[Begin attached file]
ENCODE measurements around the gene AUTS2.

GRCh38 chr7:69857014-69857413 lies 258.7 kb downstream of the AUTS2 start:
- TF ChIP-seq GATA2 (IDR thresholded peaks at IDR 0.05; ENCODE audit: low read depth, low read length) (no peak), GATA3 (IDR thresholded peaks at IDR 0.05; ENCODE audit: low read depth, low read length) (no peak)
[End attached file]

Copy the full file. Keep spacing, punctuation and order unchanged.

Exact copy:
ENCODE measurements around the gene AUTS2.

GRCh38 chr7:69857014-69857413 lies 258.7 kb downstream of the AUTS2 start:
- TF ChIP-seq GATA2 (IDR thresholded peaks at IDR 0.05; ENCODE audit: low read depth, low read length) (no peak), GATA3 (IDR thresholded peaks at IDR 0.05; ENCODE audit: low read depth, low read length) (no peak)